Close up image of an electricity meter with rotating digit.

The Essential Services Commission has announced its final decision on the Victorian Default Offer electricity price, with consumers and small businesses set to benefit from lower electricity prices.

From 1 July 2024, the average rate Victorian Default Offer customers pay for their electricity will reduce by around $100 (or 6 per cent) for residential customers and around $260 (or 7 per cent) for small business customers.

Around 340,000 residential and 58,000 small business customers are currently on the Victorian Default Offer. There are also 180,000 customers in embedded networks, such as apartment buildings and office blocks, in which the Victorian Default Offer applies as a maximum charge.

Essential Services Commission CEO, Sarah Sheppard, said that the decision is good news for Victorian consumers, reducing typical household bills by up to $124 a year in some distribution areas.

“A typical domestic customer on the Victorian Default Offer will save $100 a year and a typical small business customer will save $260 a year.”

In formulating the final decision, the commission considered feedback from stakeholders, movements in key market data, and the final network tariffs for 2024–25 approved by the Australian Energy Regulator in May 2024.

The Essential Services Commission said that lower futures contract prices for wholesale electricity are primarily responsible for the reduced 2024–25 default offer rate. The impacts of lower electricity purchase costs were partly offset by increased network costs, which were updated after the draft decision to reflect higher tariffs set by the Australian Energy Regulator.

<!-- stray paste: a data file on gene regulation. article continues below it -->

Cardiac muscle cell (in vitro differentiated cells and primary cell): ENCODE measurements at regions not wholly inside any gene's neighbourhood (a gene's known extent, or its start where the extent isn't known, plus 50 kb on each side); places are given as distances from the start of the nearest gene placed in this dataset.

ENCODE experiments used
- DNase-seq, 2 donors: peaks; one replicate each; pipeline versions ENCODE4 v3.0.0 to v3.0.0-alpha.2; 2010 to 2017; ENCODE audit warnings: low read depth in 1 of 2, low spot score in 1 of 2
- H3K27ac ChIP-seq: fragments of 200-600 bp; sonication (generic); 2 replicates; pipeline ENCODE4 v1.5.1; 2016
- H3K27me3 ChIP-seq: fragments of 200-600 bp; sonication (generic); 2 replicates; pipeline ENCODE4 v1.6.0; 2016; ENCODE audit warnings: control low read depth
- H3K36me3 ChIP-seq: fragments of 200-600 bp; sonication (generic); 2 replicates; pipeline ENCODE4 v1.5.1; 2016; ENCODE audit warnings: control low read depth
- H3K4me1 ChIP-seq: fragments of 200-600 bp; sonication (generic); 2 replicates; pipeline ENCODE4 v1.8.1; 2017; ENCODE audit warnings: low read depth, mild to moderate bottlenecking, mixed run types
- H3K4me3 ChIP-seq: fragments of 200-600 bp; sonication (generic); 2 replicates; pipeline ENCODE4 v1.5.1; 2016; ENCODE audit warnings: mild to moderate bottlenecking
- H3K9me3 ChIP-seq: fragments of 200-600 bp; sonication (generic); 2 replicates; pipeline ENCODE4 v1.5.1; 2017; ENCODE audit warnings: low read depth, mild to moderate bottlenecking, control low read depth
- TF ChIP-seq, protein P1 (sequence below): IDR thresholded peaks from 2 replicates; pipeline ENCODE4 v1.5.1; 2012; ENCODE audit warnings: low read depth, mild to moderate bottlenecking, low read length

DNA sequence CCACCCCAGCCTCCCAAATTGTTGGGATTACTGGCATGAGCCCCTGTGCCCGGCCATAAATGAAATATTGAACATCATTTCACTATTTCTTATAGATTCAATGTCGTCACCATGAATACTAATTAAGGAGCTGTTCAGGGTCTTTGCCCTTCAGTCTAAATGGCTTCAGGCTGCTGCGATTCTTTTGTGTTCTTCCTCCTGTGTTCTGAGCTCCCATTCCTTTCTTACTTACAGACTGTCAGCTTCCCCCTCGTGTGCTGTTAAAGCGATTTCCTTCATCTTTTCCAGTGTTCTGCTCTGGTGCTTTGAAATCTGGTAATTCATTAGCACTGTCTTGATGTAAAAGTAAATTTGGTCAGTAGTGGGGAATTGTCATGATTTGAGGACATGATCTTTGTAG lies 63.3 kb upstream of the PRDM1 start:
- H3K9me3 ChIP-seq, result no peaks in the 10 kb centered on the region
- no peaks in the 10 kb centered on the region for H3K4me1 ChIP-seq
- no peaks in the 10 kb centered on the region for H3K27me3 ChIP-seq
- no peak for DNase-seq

Ms Sheppard thanked all stakeholders for providing their views to inform the final decision.

“We heard strong feedback from stakeholders that cost-of-living pressures continue to make it difficult for many in our community. Affordability and consumer protections remain a key focus for the commission,” Ms Sheppard said.

The Victorian Default Offer is based on an assessment of the efficient costs retailers need to recover to provide electricity. It acts as a reference price so customers can more easily compare different deals in the market.

“Your electricity retailer is obligated to tell you if they can offer you a better deal at least once every three months. Retailers must also assist customers experiencing bill stress,” Ms Sheppard said.

“If you’re having trouble paying your electricity bill, ask your retailer for help. You may be entitled to assistance such as payment plans and help applying for Victorian Government energy concessions and Utility Relief Grants.” 

Image credit: Bastian Weltjen/

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